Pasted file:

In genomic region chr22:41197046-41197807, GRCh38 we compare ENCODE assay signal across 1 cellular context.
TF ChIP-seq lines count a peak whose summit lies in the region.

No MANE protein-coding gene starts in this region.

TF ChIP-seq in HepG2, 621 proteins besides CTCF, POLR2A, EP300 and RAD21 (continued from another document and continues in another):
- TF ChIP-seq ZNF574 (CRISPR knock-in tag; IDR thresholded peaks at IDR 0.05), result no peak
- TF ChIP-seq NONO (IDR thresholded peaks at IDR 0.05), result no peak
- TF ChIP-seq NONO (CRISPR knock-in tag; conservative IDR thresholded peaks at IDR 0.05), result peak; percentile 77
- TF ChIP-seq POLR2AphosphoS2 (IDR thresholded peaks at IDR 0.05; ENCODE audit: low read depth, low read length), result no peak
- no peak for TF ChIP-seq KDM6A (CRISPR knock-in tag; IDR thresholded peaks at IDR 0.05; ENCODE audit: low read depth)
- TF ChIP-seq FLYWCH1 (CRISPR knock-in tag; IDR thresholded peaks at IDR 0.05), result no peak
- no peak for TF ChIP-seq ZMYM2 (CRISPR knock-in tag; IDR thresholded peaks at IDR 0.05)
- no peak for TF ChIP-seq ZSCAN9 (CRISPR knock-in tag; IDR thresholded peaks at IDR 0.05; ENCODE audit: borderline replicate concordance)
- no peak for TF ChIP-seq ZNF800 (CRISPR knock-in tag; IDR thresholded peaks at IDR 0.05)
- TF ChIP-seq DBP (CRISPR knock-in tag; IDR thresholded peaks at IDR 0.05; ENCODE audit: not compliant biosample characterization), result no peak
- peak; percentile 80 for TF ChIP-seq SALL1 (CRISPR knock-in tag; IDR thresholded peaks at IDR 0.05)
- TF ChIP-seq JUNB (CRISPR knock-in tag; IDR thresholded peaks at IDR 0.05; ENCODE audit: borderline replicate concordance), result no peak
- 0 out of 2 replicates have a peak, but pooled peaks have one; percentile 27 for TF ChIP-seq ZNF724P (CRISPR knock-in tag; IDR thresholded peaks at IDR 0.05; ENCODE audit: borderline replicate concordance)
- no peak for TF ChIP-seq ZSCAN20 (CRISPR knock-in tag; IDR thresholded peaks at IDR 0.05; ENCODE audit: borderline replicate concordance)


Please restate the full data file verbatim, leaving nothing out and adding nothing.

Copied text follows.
In genomic region chr22:41197046-41197807, GRCh38 we compare ENCODE assay signal across 1 cellular context.
TF ChIP-seq lines count a peak whose summit lies in the region.

No MANE protein-coding gene starts in this region.

TF ChIP-seq in HepG2, 621 proteins besides CTCF, POLR2A, EP300 and RAD21 (continued from another document and continues in another):
- TF ChIP-seq ZNF574 (CRISPR knock-in tag; IDR thresholded peaks at IDR 0.05), result no peak
- TF ChIP-seq NONO (IDR thresholded peaks at IDR 0.05), result no peak
- TF ChIP-seq NONO (CRISPR knock-in tag; conservative IDR thresholded peaks at IDR 0.05), result peak; percentile 77
- TF ChIP-seq POLR2AphosphoS2 (IDR thresholded peaks at IDR 0.05; ENCODE audit: low read depth, low read length), result no peak
- no peak for TF ChIP-seq KDM6A (CRISPR knock-in tag; IDR thresholded peaks at IDR 0.05; ENCODE audit: low read depth)
- TF ChIP-seq FLYWCH1 (CRISPR knock-in tag; IDR thresholded peaks at IDR 0.05), result no peak
- no peak for TF ChIP-seq ZMYM2 (CRISPR knock-in tag; IDR thresholded peaks at IDR 0.05)
- no peak for TF ChIP-seq ZSCAN9 (CRISPR knock-in tag; IDR thresholded peaks at IDR 0.05; ENCODE audit: borderline replicate concordance)
- no peak for TF ChIP-seq ZNF800 (CRISPR knock-in tag; IDR thresholded peaks at IDR 0.05)
- TF ChIP-seq DBP (CRISPR knock-in tag; IDR thresholded peaks at IDR 0.05; ENCODE audit: not compliant biosample characterization), result no peak
- peak; percentile 80 for TF ChIP-seq SALL1 (CRISPR knock-in tag; IDR thresholded peaks at IDR 0.05)
- TF ChIP-seq JUNB (CRISPR knock-in tag; IDR thresholded peaks at IDR 0.05; ENCODE audit: borderline replicate concordance), result no peak
- 0 out of 2 replicates have a peak, but pooled peaks have one; percentile 27 for TF ChIP-seq ZNF724P (CRISPR knock-in tag; IDR thresholded peaks at IDR 0.05; ENCODE audit: borderline replicate concordance)
- no peak for TF ChIP-seq ZSCAN20 (CRISPR knock-in tag; IDR thresholded peaks at IDR 0.05; ENCODE audit: borderline replicate concordance)